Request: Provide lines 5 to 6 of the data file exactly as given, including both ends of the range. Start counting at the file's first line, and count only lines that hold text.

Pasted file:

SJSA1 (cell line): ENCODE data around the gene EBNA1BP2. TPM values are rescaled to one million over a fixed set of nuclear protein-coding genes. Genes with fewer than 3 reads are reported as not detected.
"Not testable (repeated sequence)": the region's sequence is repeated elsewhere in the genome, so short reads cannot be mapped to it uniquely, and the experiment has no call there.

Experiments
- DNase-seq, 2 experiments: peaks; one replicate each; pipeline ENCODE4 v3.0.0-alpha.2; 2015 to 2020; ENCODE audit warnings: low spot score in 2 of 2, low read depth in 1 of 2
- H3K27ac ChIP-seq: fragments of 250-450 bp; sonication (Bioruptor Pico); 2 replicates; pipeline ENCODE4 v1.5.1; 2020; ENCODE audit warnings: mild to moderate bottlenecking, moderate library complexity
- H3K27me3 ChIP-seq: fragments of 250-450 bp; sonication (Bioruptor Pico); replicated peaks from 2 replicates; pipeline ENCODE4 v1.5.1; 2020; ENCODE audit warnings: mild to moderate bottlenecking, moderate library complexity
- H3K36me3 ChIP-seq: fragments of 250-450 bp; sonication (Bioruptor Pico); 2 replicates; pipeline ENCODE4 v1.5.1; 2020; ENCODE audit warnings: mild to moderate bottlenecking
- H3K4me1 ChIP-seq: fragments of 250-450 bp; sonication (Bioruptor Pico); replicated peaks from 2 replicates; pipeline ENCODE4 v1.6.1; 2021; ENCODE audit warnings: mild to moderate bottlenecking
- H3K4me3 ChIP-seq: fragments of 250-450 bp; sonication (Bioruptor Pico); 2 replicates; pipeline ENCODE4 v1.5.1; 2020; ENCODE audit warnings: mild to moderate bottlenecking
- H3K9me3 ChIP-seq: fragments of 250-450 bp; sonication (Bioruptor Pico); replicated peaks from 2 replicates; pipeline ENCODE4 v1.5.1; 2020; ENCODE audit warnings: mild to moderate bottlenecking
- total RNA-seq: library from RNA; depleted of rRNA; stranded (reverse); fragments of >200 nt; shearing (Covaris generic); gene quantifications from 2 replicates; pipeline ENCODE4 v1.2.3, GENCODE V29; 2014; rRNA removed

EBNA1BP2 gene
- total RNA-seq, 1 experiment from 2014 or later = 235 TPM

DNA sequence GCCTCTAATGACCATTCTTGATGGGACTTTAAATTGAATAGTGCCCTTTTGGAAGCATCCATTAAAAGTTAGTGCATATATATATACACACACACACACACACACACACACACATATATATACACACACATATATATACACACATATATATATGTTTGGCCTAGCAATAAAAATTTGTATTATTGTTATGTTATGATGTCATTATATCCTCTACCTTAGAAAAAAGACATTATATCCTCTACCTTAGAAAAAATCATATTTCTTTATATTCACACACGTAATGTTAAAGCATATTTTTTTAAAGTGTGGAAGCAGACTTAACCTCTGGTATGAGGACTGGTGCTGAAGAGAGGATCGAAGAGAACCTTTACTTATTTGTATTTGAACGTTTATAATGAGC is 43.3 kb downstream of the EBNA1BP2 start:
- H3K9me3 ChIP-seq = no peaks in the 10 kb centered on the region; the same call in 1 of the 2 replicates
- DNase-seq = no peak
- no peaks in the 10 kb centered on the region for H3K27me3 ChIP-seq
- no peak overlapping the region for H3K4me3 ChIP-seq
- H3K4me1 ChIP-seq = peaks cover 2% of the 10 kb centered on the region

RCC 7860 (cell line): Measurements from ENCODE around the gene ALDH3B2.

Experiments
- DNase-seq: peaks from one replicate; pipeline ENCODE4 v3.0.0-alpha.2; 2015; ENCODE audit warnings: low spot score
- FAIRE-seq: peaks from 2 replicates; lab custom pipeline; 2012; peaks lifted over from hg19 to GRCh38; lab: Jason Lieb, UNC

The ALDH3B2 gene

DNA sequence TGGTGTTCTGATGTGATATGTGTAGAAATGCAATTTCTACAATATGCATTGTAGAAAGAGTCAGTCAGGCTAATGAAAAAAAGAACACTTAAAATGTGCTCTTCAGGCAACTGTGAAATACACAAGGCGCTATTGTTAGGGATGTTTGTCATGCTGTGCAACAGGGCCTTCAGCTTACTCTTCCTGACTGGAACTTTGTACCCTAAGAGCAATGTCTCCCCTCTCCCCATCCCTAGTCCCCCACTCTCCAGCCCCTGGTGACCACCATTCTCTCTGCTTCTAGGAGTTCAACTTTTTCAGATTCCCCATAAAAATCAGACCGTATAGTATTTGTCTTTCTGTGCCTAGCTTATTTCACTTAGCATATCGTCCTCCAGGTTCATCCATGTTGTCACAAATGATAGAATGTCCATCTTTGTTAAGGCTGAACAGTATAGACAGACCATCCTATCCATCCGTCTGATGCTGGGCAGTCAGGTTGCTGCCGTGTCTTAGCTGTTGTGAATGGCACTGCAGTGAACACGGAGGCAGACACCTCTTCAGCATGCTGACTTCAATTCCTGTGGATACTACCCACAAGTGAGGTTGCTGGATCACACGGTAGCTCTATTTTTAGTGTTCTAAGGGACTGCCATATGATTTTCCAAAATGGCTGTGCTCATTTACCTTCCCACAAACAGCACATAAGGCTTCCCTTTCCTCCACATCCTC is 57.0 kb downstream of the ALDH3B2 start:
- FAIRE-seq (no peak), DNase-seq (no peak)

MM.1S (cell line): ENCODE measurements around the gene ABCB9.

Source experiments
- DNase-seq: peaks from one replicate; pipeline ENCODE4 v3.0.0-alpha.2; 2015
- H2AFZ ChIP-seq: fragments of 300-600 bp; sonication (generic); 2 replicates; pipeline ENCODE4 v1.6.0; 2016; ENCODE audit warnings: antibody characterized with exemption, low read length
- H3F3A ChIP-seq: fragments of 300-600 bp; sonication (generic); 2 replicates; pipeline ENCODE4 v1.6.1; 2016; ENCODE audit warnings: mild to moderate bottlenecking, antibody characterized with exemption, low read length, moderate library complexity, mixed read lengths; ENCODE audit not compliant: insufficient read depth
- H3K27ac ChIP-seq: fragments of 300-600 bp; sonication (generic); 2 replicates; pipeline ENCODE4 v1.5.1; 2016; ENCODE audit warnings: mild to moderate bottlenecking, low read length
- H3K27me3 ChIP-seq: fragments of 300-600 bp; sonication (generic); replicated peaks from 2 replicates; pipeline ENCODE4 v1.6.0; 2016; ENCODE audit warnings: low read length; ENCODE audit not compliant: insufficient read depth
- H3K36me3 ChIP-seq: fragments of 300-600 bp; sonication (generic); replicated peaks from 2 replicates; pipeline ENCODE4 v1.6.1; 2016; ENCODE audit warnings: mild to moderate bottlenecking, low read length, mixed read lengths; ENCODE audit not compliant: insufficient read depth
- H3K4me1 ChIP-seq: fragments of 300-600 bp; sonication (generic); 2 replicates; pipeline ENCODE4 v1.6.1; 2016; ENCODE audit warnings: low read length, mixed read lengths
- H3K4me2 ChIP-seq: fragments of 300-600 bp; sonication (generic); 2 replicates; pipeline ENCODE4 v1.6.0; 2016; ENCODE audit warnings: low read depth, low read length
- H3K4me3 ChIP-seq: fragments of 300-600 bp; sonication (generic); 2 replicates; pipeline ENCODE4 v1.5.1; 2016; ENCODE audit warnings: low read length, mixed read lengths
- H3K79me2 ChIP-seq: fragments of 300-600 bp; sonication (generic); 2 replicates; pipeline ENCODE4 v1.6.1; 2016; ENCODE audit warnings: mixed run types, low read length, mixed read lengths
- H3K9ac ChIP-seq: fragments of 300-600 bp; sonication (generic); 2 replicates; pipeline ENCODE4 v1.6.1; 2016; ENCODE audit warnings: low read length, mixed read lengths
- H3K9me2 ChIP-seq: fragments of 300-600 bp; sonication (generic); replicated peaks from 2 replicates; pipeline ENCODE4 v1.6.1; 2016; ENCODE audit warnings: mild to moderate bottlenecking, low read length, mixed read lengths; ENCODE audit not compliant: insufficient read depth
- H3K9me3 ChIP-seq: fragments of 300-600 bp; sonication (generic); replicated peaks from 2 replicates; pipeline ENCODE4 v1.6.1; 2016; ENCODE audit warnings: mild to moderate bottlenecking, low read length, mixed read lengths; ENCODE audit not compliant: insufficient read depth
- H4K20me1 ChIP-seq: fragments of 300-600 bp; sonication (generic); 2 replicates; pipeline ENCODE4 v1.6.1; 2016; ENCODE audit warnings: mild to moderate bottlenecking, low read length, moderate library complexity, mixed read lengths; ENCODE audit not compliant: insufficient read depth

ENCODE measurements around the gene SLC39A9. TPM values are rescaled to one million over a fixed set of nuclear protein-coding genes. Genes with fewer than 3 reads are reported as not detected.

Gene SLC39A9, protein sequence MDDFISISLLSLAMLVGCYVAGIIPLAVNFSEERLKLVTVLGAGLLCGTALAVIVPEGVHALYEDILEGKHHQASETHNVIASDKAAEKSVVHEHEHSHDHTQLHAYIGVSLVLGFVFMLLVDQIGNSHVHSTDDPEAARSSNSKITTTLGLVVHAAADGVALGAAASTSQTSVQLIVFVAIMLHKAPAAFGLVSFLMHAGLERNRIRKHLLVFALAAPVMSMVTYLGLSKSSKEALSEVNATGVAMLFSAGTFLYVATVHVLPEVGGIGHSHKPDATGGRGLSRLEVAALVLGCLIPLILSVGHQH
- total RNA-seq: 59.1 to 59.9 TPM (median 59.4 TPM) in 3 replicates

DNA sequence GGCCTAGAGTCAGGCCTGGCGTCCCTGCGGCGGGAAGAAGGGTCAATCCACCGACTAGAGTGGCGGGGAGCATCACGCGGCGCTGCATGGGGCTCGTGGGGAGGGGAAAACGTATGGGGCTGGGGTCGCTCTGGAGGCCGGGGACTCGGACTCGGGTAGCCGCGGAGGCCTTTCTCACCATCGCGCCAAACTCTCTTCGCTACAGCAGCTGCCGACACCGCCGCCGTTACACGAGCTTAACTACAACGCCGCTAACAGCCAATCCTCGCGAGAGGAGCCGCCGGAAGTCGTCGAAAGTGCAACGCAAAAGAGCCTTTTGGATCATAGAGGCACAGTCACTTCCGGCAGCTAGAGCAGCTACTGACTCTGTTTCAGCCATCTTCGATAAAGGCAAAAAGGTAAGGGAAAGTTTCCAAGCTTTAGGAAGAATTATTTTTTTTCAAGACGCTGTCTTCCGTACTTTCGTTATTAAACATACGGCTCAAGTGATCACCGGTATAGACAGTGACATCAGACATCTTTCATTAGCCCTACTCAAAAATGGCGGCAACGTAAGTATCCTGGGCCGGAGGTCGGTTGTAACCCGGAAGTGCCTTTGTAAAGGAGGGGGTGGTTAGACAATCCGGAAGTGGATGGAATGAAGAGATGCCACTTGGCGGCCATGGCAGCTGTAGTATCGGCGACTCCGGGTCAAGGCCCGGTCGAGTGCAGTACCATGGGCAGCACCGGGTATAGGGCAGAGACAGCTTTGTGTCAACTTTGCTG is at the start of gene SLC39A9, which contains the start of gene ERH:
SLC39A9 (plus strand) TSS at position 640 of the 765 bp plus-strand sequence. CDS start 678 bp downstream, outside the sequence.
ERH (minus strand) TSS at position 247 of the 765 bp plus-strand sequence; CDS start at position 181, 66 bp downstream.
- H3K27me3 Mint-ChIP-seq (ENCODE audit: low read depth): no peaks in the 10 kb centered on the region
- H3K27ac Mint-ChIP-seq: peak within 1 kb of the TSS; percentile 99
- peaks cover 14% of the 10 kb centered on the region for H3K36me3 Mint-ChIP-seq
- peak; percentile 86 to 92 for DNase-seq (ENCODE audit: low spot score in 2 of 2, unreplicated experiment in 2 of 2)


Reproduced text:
- H3K27ac ChIP-seq: fragments of 250-450 bp; sonication (Bioruptor Pico); 2 replicates; pipeline ENCODE4 v1.5.1; 2020; ENCODE audit warnings: mild to moderate bottlenecking, moderate library complexity
- H3K27me3 ChIP-seq: fragments of 250-450 bp; sonication (Bioruptor Pico); replicated peaks from 2 replicates; pipeline ENCODE4 v1.5.1; 2020; ENCODE audit warnings: mild to moderate bottlenecking, moderate library complexity